Pollute not youth's happy, carefree years
But rather cleanse the heart of sin,
Of bitter, disillusioned tears,
Bequeathing spiritual peace within.
Bharadvaja, a wealthy Brahman farmer, was celebrating his harvest-thanksgiving when the Blessed One came with his alms-bowl, begging for food.
Some of the people paid him reverence, but the Brahman was angry and said: "O samana, it would be more fitting for thee to go to work than to beg. I plough and sow, and having ploughed and sown, I eat. If thou didst likewise, thou too, wouldst have something to eat."
The Tathagata, answered him and said: "O Brahman, I,too, plough and sow, and having ploughed and sown, I eat."
"Dost thou profess to be a husbandman?" replied the Brahman. "Where then are thy bullocks? Where is the seed and the plough?"
The Blessed One said: "Faith is the seed I sow: good works are the rain that fertilizes it; wisdom and modesty are the plough; my mind is the guiding-rein; I lay hold of the handle of the law; earnestness is the goad I use, and exertion is my draught-ox. This ploughing is ploughed to destroy the weeds of illusion. The harvest it yields is the immortal fruit of Nirvana, and thus all sorrow ends."
Then the Brahman poured rice-milk into a golden bowl and offered it to the Blessed One, saying: "Let the teacher of mankind partake of the rice-milk, for the venerable Gotama ploughs a ploughing that bears the fruit of immortality."
The pain of grief is just as much a part of life as the joy of love,
it is perhaps the price we pay for love, the cost of commitment.
John Bolam, March 1989. Essay on bereavement, final sentence. ___________________________________
One only sees clearly with the heart.
What is essential is invisible to the eyes.
Atoinne de Saint Exupery __________________________________
Hide not your talents. They for use were made.
What's a sundial in the shade.
Benjamin Franklin ___________________________________
Dependence on the Holy Spirit is sometimes made an excuse for doing no homework before speaking, but the Holy Spirit cannot, of course, work on nothing.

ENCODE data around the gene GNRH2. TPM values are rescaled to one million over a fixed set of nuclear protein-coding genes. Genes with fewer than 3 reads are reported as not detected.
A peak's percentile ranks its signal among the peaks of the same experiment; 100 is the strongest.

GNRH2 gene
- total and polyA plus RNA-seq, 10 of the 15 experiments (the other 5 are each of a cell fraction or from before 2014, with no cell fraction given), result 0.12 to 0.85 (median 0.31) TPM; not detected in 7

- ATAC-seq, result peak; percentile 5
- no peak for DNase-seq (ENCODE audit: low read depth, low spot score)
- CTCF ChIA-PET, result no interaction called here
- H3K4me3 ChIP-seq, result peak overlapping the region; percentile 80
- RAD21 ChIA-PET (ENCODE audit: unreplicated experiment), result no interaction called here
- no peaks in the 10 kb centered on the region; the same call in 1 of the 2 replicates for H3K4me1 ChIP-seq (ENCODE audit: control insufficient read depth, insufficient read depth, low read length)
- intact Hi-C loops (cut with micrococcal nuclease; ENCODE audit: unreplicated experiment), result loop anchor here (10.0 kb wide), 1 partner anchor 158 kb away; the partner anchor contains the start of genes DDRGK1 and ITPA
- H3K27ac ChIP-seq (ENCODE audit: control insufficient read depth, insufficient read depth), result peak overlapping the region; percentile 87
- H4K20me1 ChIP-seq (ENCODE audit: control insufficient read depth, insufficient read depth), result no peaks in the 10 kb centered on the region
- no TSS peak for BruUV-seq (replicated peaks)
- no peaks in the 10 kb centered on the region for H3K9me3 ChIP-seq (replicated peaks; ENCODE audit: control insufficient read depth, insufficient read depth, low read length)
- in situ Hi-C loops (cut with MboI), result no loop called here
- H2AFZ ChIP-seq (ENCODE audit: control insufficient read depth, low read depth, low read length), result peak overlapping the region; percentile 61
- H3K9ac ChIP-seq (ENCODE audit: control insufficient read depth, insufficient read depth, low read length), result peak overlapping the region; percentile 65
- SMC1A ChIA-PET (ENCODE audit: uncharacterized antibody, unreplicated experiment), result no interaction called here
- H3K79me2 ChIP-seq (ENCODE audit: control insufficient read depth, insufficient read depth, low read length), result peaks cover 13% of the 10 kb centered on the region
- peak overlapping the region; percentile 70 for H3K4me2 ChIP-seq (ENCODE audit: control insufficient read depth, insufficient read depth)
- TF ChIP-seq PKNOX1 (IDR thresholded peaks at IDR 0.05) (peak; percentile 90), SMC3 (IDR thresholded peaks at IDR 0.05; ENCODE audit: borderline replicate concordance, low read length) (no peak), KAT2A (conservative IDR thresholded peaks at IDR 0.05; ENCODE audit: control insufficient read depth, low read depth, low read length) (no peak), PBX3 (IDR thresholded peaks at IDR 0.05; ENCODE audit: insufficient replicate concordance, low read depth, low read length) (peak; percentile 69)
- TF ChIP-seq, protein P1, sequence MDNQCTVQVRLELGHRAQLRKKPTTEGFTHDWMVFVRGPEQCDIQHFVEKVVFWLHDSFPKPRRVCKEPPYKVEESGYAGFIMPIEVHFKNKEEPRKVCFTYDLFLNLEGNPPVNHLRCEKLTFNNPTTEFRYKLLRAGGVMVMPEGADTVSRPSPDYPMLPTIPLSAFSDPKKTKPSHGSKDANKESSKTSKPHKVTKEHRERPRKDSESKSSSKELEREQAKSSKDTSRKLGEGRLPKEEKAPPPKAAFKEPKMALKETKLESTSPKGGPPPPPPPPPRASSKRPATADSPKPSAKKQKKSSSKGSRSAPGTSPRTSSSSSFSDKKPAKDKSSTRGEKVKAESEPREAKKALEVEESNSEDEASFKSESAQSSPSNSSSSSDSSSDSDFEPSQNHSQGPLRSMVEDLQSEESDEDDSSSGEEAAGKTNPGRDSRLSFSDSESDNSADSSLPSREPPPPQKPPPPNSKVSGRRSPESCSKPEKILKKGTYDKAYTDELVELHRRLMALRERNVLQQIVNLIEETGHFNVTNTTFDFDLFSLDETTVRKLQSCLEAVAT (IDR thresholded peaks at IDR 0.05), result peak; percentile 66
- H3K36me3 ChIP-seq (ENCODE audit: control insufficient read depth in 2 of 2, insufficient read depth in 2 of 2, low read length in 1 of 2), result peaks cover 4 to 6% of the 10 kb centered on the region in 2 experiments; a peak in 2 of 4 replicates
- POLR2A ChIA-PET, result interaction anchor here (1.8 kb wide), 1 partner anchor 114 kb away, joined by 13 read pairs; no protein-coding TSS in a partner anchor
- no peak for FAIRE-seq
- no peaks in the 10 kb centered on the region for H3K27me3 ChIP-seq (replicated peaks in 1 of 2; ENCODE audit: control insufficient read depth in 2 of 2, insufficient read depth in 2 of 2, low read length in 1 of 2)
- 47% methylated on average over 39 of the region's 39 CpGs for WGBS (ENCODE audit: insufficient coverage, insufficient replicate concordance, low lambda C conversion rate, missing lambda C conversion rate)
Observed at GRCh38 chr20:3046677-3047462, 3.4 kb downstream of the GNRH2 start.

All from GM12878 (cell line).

It is the well-stored disciplined mind that is the vehicle of the Spirit.
Denis Duncan _________________________________
The distances between us, so vast and so close, are so easily bridged
not by what we make but by what we feel.
from 'Worlds Apart' 'The Outer Limits' series BBC2 , 24th.March 1997
What the caterpillar calls the end of the world, the Master calls a butterfly.
In order to live free and happily, you must sacrifice boredom.
It is not always an easy sacrifice.
Whoever sincerely seeks truth with an open heart will find it revealed in the Master.
We do not need knowledge of Hebrew or Greek, but we do need to be united with the Spirit.
This Spirit guided the prophets and followers who recorded His words, and this Spirit alone can reveal their true meaning to us.
The language of the Master is spiritual, and we can only understand its meaning if we are awake in spirit. We do not need to know or understand anything about theological questions or criticisms.
Indeed a child can most readily grasp the Master's teaching, for the child is still united with the spiritual world from which it came. But those who possess wisdom that is only of this world can never understand, for the Master's spirit is not in them.